• Protective Filters UV Filters - Absorbs ultraviolet rays. Gives cleaner, sharper pictures with less haze. Also serves as a permanent lens protector. Sky Filters - Reduces blush tones in outdoor shots. Keeps skin tones natural and free of reflection from nearby objects. Also serves as a permanent lens protector. Clear Protector Filters - Protect your valuable lenses from expensive front element damage which can be caused by dirt, scratches, and cross threading. Polarizing Filters- Essential for outdoor photography; deepens intensity of blue skies; reduces or eliminates glare. Circular Polarizing filters are used on auto focus cameras. Filters and Linear Focus - Used on non-auto focus cameras. Neutral Density Filters Neutral Density Filters - Reduces the amount of light without affecting the color. Eliminates overly bright, washed out images. Great for video. Split Field Filters - One-half of the picture receives a close-up effect while the other half is normal. Special Effect, MultiVision, and Mirage Filters - For special effect photography. Rainbow Spot Filters - Diffract each tiny point of light into a rainbow of color. Sepia Filters - Give a nostalgic effect to otherwise ordinary color or black & white photographs. They have a sharp central image with a pleasant blurring of the outer field. For special effect photography. Center Spot, Soft Spot, and Color Spot Filters - The center has a clear spot, while the outside can be used as a portrait filter or color. Softener Filters - Gives a soft gradation image, with focal point somewhat retained. Colored Filters- Tone correction; improves contrast. Ideal for landscapes.Half of the filter colored and half clear. Used to correct the greenish tone that appears when fluorescent lighting is present. Warming & Cooling Filters- These filters are for color photography in artificial light. Filters used to create a warming effect (reduces blues, increases reds).Filters used to create a cooling effect (reduces reds, increases blues).Filters used to create a warming effect (reduces blues, increases reds).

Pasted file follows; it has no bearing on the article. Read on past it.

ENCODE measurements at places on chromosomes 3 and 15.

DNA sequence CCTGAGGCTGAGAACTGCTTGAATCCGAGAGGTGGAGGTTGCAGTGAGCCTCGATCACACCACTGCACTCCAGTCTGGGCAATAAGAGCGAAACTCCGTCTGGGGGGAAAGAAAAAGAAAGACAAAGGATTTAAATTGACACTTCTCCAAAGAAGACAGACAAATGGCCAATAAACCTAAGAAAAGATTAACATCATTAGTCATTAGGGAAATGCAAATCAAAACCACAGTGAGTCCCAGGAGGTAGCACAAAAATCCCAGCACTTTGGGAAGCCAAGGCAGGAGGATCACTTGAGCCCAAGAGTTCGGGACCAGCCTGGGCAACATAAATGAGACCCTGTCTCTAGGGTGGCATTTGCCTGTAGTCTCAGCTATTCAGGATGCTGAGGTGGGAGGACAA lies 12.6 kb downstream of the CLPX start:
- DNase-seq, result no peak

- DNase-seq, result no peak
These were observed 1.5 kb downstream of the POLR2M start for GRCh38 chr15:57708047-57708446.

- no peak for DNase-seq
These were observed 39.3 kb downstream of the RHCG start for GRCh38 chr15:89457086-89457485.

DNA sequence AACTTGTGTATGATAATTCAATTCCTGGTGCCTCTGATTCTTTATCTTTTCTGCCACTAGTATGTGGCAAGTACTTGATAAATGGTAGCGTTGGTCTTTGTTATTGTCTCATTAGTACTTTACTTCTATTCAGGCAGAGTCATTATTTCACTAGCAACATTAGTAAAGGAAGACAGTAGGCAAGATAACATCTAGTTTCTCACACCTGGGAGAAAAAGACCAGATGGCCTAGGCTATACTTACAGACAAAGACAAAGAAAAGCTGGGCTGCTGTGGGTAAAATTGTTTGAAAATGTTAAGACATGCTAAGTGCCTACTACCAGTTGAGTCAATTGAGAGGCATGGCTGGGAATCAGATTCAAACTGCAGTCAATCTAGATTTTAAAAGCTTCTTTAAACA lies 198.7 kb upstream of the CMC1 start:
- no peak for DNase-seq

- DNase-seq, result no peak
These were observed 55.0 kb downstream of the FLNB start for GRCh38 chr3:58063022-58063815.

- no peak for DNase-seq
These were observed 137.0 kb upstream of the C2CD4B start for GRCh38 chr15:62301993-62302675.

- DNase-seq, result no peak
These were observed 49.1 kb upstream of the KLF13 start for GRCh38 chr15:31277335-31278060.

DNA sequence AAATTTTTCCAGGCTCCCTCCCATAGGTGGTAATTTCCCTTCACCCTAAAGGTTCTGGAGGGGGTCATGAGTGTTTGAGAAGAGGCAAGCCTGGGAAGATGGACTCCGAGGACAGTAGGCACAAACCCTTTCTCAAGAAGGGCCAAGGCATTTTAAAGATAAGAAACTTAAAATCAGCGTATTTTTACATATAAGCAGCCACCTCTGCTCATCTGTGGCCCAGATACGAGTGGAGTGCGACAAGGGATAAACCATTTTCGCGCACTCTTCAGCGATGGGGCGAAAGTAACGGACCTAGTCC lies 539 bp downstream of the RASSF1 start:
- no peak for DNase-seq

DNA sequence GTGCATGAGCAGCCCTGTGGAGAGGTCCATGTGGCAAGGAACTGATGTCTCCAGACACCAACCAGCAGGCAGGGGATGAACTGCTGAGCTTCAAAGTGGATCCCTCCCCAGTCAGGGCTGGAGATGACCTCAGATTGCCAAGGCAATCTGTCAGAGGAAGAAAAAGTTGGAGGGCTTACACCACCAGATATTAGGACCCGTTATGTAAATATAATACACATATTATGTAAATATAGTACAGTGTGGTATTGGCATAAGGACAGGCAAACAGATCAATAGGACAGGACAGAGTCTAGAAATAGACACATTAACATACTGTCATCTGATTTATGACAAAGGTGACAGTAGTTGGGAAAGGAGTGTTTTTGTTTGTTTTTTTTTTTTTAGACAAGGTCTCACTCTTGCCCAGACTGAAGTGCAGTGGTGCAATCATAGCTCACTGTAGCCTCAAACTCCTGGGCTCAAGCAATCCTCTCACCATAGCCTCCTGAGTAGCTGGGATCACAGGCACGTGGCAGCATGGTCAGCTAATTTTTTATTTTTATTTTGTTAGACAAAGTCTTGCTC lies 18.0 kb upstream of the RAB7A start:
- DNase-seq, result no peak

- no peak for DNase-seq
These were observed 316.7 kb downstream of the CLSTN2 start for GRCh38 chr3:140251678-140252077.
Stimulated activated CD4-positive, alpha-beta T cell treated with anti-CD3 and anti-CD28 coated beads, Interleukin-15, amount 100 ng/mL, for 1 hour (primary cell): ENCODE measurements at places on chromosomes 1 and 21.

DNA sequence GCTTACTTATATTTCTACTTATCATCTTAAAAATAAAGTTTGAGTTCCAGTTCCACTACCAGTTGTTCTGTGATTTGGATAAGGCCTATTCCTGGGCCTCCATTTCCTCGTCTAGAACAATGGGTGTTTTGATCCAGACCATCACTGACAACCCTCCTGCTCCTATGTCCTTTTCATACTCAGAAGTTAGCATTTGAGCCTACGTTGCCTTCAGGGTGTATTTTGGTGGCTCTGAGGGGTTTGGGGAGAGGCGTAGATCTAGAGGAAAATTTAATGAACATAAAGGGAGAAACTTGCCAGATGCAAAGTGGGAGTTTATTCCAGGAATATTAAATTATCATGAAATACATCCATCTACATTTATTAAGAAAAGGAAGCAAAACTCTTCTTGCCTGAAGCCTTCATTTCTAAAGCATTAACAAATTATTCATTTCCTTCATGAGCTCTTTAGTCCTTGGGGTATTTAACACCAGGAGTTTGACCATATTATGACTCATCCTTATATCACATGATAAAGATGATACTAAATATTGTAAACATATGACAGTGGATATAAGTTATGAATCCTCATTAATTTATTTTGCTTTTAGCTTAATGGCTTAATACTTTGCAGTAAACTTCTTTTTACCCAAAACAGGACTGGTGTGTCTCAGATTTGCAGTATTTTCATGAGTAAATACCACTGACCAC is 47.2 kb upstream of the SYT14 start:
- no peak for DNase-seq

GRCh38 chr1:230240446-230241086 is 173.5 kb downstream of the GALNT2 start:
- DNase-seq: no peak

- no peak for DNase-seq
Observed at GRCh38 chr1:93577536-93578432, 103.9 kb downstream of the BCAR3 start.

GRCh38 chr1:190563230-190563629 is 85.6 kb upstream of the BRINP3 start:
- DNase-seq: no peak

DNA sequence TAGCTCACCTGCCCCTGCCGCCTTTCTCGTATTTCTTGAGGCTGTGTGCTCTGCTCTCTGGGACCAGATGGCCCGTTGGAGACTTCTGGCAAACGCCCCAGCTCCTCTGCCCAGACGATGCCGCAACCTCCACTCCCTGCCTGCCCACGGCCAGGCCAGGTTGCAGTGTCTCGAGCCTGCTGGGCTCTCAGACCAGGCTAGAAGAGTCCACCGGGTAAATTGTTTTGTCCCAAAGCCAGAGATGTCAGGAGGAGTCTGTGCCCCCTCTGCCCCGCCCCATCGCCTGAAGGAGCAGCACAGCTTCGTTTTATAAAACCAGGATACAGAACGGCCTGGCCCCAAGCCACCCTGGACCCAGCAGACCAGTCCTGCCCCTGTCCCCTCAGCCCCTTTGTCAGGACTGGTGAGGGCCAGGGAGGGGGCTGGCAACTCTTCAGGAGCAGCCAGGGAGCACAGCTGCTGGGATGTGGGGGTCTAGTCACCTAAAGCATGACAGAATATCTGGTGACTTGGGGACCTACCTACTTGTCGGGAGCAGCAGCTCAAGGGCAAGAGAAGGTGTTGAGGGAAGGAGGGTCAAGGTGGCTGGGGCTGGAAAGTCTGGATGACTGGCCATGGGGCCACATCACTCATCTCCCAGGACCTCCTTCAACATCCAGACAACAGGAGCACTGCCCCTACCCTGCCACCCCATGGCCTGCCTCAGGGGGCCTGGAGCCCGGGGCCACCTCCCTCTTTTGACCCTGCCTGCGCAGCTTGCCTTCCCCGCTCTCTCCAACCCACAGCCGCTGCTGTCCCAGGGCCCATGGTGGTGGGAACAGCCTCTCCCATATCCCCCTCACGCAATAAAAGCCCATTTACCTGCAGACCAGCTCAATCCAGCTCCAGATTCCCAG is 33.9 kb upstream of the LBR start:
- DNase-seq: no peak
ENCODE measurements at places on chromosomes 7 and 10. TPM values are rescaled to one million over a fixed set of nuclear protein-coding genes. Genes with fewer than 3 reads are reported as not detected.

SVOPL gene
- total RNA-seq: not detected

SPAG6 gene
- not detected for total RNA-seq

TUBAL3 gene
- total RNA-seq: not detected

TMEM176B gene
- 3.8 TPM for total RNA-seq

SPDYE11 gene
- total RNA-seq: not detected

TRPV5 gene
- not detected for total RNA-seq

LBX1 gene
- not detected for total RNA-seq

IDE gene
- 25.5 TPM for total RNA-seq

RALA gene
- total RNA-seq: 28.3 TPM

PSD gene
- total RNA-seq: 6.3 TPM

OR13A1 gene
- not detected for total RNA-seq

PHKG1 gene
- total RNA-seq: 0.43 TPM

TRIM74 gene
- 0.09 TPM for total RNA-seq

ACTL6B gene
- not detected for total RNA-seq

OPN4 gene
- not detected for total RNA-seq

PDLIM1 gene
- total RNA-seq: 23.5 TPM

• Used to measure the f-stop and for the shutter speed for your lighting for your camera; Measurers the light falling on or being reflected by a subject. Most modern cameras have a exposure meter built in to the camera. There are all different types of meters but all basically do the same thing by measuring the proper f-stop. Use mostly in studio photography.